Contacts download automatically when you first log in to the Sony Xperia Z. They come from your mandatory Gmail account, which is free to set up.
And for those who wince at the thought of being forced to have a Gmail account, you don't have to use it. But it is it an ideal way of backing up those numbers and addresses, should disaster strike.
Accessing said contacts is simple: you just tap the phone icon on the screen - which is also how you get into the dialler - or you can start to type the name of your contacts into the Google search widget on the home screen.
That's if you don't have a contact widget or shortcut installed on your home screen.
This is where you see one of Android's benefits over iOS, which still doesn't allow these sort of shenanigans without going around the houses.
Contacts are displayed beautifully with photos brought in from Facebook, Google or other sources, which is a real cosmetic plus.
Alas, Android doesn't bring them across in high res, so when you get a call, your contact can look rather pixelated, which ruins an otherwise beautiful appearance.
Putting new contact names into the Sony Xperia Z couldn't be easier. Just bring the keypad up, type in the number and hit 'Save.'
You can also add details ranging from their birthday to whom their spouse is.
Social networking isn't supported by default. This highlights the differences with an HTC handset, which tends to want you to sign into a million accounts on setup.
We can't complain too much about this, since we are glad to not to have to endure Timescape anymore.
And anyway, if you use Twitter, Facebook and others it's much nicer to be able to just sign into and use the networks that you - the user - wants to use.
It takes mere seconds to download official or third-party apps, and then you'll find you can hook everything up.
Calling a contact is as easy as tapping the person's name.
We found the performance on calls to be excellent. We sometimes lose track of the fact that a smartphone is a phone, and call quality can range from the brilliant to the unacceptable.
We had absolutely no issues with the Sony Xperia Z's call quality and found that not only did calls connect easily, but they stayed connected even in places where we'd expect them to drop.
One other thing we should mention here is something often not touched upon, but present here, and that's HD Voice. Many handsets support it these days, but it is network-dependent.
We can confirm, however, that it is a brilliant addition to the Sony Xperia Z.
It just makes it a far more pleasant experience when chatting to people - both for them and you.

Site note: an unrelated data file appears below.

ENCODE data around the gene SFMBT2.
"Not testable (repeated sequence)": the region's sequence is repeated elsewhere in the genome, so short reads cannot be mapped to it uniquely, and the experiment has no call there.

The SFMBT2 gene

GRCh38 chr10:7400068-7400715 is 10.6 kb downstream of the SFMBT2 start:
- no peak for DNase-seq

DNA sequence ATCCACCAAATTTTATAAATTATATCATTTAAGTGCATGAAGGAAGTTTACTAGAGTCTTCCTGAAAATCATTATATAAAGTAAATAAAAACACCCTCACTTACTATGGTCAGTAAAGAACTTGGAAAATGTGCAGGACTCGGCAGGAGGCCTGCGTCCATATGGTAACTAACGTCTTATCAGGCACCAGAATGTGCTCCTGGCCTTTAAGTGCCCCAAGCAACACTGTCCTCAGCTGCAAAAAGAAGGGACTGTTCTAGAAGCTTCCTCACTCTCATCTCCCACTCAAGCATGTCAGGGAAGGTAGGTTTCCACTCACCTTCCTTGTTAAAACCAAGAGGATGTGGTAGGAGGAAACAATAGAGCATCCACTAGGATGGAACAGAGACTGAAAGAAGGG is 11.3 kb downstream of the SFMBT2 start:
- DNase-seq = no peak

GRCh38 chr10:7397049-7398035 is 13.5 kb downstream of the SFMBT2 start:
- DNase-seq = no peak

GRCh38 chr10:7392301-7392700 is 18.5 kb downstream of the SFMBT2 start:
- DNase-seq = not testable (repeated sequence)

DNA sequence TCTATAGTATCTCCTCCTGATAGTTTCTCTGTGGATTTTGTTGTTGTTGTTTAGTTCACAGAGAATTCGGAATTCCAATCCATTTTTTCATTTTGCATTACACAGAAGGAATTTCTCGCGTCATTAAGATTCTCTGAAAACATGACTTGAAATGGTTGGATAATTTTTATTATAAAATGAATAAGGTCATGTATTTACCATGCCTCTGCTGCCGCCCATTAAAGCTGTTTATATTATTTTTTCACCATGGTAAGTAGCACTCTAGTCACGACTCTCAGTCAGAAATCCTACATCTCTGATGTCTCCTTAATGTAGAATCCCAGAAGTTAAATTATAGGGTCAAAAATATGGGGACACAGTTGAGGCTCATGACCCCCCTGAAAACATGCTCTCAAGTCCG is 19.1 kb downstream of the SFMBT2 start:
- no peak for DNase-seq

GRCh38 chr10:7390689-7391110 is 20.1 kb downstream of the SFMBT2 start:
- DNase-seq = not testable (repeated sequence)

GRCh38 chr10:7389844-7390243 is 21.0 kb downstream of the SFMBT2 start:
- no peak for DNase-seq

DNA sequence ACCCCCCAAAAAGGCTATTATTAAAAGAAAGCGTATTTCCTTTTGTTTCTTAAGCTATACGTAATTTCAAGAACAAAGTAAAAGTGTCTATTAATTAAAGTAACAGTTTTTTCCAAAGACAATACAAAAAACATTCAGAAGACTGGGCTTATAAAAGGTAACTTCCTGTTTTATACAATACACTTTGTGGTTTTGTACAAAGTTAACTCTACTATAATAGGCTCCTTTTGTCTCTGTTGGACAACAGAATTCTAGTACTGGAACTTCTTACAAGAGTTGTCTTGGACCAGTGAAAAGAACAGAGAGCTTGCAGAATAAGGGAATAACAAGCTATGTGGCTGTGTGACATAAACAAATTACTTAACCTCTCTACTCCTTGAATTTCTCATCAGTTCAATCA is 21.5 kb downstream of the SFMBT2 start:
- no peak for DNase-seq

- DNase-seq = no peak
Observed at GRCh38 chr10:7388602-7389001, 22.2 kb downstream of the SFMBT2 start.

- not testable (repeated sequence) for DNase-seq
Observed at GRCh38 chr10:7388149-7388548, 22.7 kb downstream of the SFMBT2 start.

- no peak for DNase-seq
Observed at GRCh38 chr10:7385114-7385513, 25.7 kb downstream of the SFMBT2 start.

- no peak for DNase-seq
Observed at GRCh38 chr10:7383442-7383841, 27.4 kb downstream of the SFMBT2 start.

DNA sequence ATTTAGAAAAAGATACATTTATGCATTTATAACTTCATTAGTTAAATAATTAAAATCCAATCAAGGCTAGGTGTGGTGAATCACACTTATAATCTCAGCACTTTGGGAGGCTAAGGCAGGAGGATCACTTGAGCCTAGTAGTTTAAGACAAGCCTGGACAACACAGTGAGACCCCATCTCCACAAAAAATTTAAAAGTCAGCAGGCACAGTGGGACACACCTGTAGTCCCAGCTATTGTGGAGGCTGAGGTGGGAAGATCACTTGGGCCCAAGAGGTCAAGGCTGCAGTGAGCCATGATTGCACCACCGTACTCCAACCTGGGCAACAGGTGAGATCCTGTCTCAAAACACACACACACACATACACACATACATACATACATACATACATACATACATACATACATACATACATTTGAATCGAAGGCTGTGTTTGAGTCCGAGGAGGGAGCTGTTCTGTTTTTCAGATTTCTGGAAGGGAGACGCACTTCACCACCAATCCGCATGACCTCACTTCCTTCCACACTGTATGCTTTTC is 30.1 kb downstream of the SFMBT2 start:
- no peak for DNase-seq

Audio volume was loud enough for us when talking to buddies, and they reported no issues hearing us.
Again, this will be assisted by the HD Voice element, which helps with noise cancelling.
There is one, admittedly pathetic, point we'd like to raise: the edges of this phone are actually a little sharp and holding the phone close to your ear isn't a comfortable experience. Good that the sound boosting is actually pretty good, then, eh?
Messaging is - and always has been - one of Android's strong points. So open is the system that you can download third-party apps such as WhatsApp, LinkedIn, Twitter and so on and they will integrate deeply into the OS - from Calendars to Contacts and Messages.
The beauty is that you can control, in many cases, what access is granted and where.
Apps don't tend to be closed off from each other as they do with Apple devices, and it makes for a much more different (some may say 'fluid') experience.
Android's standard messaging app - which handles SMS and MMS - is very competent, if not a little dull. Most Android manufacturers tend to take it and plonk it into their handsets - sometimes tweaking the odd colour here, or the odd setting there.
Sony has pretty much done that with the Sony Xperia Z, though it has added a few nice functions too.
When composing a new SMS, you can now doodle a little note or picture and then it'll send it as an MMS. Or you can send your location with a Google Maps attachment.
You can do this anyway by going into the Maps app and sending your location from most Android handsets, but it's just a little extra option on the Sony Xperia Z to be able to do it direct from the message app.
Other than that, it's pretty bog standard but does the job well.
Email is handled in two ways - Gmail and Email.
The beauty of using the dedicated Gmail app means that users who are really deeply integrated into the system can use some of its key features on the go as well as on their desktop.
We're talking features such as labels, archiving and advanced search facilities.
The search function really is fantastic compared to others we've seen, but we have to berate Google here for the fact that it still hasn't sorted out the displaying of HTML emails.
They just don't format for the phone's screen, which is pretty ridiculous considering this is Google's own app.
Apple's iPhone Mail app has been able to do this since 2007, to put it into context.
You also are not given the ability to automatically download images in emails, which slows down the whole HTML email experience a little. Again, you can do this on iPhones. But Google just won't give here.
To be fair, this is of Google's doing, not Sony's. But this is a Sony Xperia Z running Android, and as such, it will be judged by people as a complete package. The two come hand in hand. Sorry, Sony. That's just how it is. Have a word with Mountain View if you don't like it.
Of course, lots of people don't use Gmail - and if that's you, you do get your own email app here.